Asia with kids

Beijing with Kids: Get off the Tourist Track!

Google+ Pinterest LinkedIn Tumblr

Spice up your family trip to Beijing with these off-the-beaten-path activities!

Packed with parks, theaters, cute cafés and museums, China’s big, bright and bustling capital is a top destination for families with a taste for culture or an appetite for adventureBut while there’s no denying the fun factor at Beijing’s big ticket amusement parks or the thrill of scaling a section of the Great Wall, families in Beijing are likely to find themselves jostling for elbow room and spending a lot of time waiting in line at the city’s biggest kid-friendly attractions. For more intrepid families visiting the Chinese metropolis, there are still plenty of under-the-radar experiences just waiting to be discovered! You might need to brush up on your Chinese, as you’re unlikely to hear much English spoken at these off-the-tourist track spots.


Get the Lay of the Land by Taking a Peek at Beijing in Miniature

At the Beijing Planning Exhibition Hall, mere steps from the tourist-packed Tiananmen Square, is a crowd-free spot where visitors can check out a teeny version of Beijing. A true-to-scale model of the entire metropolitan area is a fun way for families to get their bearings and check out the lay of the land–kids can try to spot their hotel among the landmarks. Visitors can see the entire city, the surrounding countryside and the magnificent Great Wall, and it’s a great way to plan how to get around the city. As well as the vast model of the city, visitors can check out interactive displays and interesting videos about Beijing’s past, present and future. The air-conditioning makes it well worth it, just to escape the swelter of the streets on a hot day!


Ready, Set, Ski!

Yes, you can ski in Beijing–or at least in the surrounding area. Families visiting Beijing in the winter can find slopes just 30-minutes’ drive from the city proper at Nanshen Ski Village. It’s not really known among foreign visitors to the city, but is in fact one of the best-equipped and most modern ski resorts in China. The area hosts dozens of runs for all abilities, as well as a kids’ play area and a snowboard park. Do you have nature-loving kids in tow? Check out these tips for nature-loving families in China!


Find a Hidden Cat Café

Coffee, cakes, cocktails…and cats. Cats, cats, cats! Beijing has caught on on to the Taiwanese trend for cafés that allow a cat-loving clientele to cuddle new-found furry friends as they nibble and sip their way through the menu. Cat cafés are increasingly popular in the Chinese capital, and while many are busy spots where you’ll need to battle your way through crowds of tourists to get a seat, others are hidden away in unassuming hutong (narrow street or alley) neighborhoods. One such spot is Cats44, where feline-loving families can pet rescue kitties, and kids can sit at special child-sized tables. It’s easy to miss this somewhat hidden spot, tucked away on a rather down-at-heel courtyard, but families in Beijing will find it well-worth seeking out for the delicious cat-shaped cakes and other yummy treats.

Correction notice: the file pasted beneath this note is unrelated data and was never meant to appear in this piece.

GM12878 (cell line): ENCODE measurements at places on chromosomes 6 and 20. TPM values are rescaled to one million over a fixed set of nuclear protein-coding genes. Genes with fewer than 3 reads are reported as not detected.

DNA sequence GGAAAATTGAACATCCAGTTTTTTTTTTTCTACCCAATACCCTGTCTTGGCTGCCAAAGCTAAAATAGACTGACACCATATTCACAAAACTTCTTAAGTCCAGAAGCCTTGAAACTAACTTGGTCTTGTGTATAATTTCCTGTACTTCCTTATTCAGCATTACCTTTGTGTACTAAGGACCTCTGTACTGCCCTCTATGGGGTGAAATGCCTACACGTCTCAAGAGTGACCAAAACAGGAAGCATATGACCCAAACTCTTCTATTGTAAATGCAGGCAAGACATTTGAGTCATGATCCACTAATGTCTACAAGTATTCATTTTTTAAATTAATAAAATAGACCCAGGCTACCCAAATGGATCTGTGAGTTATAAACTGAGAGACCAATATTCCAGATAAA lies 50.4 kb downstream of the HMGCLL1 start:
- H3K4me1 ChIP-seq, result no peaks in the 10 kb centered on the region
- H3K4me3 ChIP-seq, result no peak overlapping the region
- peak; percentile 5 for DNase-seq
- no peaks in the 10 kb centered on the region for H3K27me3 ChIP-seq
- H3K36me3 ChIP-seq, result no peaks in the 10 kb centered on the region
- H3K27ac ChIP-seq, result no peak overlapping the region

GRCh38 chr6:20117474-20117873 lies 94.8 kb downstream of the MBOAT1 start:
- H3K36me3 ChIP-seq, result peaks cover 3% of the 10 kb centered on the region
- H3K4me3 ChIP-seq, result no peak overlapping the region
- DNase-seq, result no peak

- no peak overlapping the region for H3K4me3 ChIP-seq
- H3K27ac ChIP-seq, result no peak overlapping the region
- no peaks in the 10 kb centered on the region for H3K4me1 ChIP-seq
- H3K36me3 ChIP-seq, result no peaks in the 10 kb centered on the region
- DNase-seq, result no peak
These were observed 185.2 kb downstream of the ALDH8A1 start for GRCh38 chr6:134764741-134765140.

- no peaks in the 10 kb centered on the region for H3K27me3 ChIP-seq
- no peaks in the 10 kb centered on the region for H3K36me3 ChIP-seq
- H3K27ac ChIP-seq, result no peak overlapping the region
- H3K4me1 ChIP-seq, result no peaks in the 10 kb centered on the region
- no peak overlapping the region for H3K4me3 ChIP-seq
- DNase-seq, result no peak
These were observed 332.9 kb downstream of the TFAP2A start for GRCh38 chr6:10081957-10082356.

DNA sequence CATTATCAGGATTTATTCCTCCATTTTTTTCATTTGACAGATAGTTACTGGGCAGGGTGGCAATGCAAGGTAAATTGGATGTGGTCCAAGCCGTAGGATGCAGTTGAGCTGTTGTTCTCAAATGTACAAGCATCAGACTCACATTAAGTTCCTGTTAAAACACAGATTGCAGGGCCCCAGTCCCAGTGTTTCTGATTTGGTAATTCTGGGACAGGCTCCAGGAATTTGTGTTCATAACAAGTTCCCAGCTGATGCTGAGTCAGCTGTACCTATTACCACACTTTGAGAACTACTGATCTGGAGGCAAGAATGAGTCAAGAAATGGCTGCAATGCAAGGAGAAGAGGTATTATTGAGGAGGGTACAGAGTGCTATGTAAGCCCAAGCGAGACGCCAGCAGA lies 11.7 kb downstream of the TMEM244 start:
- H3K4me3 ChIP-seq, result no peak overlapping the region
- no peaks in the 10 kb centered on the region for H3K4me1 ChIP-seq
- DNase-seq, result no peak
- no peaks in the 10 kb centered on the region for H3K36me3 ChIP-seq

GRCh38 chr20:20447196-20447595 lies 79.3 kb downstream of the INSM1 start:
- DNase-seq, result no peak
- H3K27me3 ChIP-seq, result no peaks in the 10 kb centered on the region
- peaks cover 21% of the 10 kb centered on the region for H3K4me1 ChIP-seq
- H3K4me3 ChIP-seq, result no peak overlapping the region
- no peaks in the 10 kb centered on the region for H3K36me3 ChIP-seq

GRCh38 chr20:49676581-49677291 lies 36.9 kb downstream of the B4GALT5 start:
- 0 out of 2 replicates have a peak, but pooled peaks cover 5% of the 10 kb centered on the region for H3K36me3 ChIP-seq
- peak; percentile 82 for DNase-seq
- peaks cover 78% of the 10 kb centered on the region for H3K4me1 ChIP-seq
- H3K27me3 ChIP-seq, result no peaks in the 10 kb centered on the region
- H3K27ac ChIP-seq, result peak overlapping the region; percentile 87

Get Buzzing at a Bee Museum

Beijing’s Botanical Garden is firmly established on the city’s tourist trail, but few visitors take the time to visit the somewhat hidden Bee Museum, a sweet little spot that will satisfy little visitors with a hankering for honey. Most of the information is in Mandarin, but the working bee hives and exhibitions of bee keeping gear need little translation. Visitors can discover all about honeybee habits and habitats, and even pick up jars of the golden goop to take away.


Explore Old Beijing

While much of Beijing has been modernized and gentrified (find tips to see the new luxurious side of China here), the real spirit of the city is best explored in the traditional hutong neighborhoods. These maze-like networks of ramshackle alleyways and courtyards are home to cafés, curiosity shops and clothing stores, and visitors can even visit family homes to try their hand at dumpling-making. To find a cooking class, be sure to plan in advance–don’t just knock on a door and expect people to throw open their kitchens! Another fun hutong experience for families in Beijing is to try a calligraphy class: kids will learn how to write their names in Chinese characters.


Eat This: Scorpions on a Stick

Adventurous eaters in Beijing may thrill at the site of fried scorpions on a stick, at such foodie hotspots as the famous Wangfujing Street in central Beijing. All manner of crawling, slithering and flying beasties are available as crunchy, protein-packed snacks, and even those who haven’t got the stomach to eat a roasted giant centipede will likely relish the spectacle. Candied fruits and savory dumplings are among the more kiddie-friendly street snacks on offer. If you’re looking for even more adventurous fun for your family’s trip to China, find more ideas here!


Need more ideas regarding how to travel on a budget with your family? Check out my eBook available for download on Amazon here!

Write A Comment